Weight cycling or the constant losing and gaining of weight is associated with a higher risk of death, a study claims.
By some estimates, 80 per cent of people who lose weight will gradually regain it to end up at the same weight or even heavier than they were before they went on a diet, researchers said.
The study, published in the Journal of Clinical Endocrinology & Metabolism, found this was because once an individual loses weight, the body typically reduces the amount of energy expended at rest, during exercise and daily activities while increasing hunger.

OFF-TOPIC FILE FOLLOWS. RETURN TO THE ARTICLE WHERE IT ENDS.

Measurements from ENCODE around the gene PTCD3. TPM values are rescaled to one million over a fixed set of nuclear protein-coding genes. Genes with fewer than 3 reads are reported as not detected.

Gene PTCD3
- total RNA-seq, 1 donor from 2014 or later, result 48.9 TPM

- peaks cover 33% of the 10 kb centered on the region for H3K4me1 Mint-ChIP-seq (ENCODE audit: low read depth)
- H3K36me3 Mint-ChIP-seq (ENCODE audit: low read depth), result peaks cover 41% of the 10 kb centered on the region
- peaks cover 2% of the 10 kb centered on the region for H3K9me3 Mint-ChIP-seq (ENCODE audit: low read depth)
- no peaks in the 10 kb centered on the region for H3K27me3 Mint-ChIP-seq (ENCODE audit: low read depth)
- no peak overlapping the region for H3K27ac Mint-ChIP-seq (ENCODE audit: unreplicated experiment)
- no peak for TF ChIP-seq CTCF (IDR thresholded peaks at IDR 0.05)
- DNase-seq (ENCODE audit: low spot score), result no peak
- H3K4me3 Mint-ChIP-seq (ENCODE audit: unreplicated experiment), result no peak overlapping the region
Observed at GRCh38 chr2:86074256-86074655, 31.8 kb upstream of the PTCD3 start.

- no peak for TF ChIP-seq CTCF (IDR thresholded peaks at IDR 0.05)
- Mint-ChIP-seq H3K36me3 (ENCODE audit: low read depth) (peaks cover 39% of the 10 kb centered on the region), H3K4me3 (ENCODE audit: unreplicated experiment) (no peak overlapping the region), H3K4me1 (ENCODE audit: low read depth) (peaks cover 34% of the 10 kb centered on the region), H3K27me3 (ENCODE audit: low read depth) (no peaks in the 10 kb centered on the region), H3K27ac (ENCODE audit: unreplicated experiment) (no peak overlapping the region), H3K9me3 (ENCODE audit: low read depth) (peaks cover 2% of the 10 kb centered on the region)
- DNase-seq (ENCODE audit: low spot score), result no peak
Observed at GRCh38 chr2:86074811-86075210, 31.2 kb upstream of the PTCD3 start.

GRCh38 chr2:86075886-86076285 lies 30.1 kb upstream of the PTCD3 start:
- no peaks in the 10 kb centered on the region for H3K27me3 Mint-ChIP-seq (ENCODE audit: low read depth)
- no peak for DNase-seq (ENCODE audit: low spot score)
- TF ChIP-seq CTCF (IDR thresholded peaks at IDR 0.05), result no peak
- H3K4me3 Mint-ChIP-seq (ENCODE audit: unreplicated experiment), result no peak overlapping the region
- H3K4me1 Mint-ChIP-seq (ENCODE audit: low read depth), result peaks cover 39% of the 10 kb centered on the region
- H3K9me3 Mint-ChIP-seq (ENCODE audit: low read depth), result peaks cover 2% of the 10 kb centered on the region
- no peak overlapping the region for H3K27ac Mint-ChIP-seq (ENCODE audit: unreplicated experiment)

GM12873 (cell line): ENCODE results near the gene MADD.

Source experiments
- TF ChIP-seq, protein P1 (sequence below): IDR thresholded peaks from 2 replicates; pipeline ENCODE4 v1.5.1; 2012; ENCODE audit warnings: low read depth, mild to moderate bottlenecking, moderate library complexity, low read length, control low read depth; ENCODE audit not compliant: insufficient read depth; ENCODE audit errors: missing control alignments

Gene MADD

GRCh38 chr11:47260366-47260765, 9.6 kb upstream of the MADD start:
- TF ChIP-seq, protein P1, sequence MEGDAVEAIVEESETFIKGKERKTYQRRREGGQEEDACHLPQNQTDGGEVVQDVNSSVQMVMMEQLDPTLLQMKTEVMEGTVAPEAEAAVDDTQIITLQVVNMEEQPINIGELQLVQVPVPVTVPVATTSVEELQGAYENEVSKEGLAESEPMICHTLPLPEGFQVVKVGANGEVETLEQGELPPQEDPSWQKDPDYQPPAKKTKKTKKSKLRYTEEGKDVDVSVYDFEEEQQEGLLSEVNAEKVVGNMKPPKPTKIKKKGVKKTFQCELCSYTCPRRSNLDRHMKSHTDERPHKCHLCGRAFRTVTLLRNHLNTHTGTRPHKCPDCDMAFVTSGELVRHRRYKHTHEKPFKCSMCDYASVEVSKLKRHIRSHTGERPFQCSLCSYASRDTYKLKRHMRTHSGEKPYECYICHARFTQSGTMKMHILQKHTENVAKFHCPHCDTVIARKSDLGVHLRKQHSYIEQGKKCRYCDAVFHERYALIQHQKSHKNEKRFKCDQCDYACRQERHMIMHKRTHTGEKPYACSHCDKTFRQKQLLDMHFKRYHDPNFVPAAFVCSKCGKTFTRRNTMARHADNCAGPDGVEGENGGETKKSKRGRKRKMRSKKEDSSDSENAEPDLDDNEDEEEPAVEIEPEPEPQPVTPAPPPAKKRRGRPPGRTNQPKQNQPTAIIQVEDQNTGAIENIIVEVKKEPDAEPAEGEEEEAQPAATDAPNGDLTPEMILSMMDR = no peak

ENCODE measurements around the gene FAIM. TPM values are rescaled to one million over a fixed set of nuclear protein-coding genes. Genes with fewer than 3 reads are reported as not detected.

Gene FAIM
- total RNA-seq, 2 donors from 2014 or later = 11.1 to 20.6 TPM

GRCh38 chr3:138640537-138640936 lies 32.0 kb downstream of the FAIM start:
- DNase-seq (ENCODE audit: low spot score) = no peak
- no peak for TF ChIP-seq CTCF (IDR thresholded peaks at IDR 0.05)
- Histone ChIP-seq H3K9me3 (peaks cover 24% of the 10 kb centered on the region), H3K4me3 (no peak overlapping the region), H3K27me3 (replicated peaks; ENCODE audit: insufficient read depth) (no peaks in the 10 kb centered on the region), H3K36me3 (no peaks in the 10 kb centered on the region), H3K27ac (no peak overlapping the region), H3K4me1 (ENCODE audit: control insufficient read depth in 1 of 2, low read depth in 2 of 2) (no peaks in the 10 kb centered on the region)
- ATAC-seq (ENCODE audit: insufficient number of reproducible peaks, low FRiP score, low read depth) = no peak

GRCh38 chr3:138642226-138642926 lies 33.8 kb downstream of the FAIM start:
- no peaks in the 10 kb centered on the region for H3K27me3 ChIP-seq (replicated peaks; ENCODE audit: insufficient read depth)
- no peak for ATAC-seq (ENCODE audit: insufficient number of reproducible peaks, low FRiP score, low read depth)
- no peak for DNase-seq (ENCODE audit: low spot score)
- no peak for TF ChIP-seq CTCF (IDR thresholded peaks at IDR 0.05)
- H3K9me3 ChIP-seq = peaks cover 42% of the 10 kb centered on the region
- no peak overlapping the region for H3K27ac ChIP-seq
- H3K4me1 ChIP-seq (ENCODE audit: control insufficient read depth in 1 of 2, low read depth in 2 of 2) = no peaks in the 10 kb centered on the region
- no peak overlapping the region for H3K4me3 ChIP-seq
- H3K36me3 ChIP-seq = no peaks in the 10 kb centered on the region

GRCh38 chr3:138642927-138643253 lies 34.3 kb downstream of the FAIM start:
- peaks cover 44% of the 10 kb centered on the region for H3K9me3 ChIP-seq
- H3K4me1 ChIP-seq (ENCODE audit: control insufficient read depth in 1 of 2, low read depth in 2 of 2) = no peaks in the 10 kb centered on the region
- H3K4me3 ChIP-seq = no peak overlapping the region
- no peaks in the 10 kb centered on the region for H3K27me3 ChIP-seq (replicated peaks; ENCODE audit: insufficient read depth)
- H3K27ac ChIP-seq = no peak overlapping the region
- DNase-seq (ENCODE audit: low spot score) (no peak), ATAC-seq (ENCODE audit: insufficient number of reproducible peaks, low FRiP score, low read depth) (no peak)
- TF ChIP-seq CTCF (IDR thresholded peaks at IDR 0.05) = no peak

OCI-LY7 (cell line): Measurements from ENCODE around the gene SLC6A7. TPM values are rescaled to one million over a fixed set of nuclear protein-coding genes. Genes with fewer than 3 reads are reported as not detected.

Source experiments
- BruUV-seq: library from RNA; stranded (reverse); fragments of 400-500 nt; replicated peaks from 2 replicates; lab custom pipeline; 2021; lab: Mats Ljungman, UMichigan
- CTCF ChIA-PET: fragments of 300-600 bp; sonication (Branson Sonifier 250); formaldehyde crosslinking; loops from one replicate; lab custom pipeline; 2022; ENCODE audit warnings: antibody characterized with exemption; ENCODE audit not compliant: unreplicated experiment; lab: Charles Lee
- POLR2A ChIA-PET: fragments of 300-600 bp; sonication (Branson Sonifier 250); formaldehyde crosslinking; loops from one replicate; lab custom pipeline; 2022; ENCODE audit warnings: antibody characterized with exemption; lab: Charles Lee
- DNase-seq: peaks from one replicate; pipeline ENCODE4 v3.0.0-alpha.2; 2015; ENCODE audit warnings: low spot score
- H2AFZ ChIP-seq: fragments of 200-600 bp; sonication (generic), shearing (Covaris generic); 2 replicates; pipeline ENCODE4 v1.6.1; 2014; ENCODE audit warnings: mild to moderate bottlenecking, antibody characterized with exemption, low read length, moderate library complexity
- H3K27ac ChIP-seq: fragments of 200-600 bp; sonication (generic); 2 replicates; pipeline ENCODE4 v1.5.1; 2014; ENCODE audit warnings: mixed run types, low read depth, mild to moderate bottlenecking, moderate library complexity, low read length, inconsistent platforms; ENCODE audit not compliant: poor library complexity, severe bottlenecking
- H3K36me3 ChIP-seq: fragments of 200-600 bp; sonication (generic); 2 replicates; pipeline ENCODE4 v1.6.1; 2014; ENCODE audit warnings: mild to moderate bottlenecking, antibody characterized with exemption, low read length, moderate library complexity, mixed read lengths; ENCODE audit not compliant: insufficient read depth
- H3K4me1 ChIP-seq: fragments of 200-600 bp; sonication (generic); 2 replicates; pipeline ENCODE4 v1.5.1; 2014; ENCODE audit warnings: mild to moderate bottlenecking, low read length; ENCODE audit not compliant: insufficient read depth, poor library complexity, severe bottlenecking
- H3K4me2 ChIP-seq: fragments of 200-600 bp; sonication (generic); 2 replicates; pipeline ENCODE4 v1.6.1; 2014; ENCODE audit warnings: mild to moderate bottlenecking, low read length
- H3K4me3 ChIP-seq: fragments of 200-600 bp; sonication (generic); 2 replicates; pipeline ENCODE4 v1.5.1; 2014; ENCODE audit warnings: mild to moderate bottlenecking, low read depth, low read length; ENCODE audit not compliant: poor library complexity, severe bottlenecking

This combination of lower energy expenditure and hunger creates a "perfect metabolic storm" of conditions for weight gain.
"This study shows that weight cycling can heighten a person's risk of death," said Hak C Jang, a professor at Seoul National University (SNU) in Korea.
"However, we also concluded that weight loss as a result of weight cycling can ultimately reduce the risk of developing diabetes in people with obesity," Jang said.
In the 16-year study, researchers examined 3,678 men and women and found weight cycling was associated with a higher risk of death.
People with obesity who experienced more weight cycling were less likely to develop diabetes than other study participants.
(With inputs from agencies.)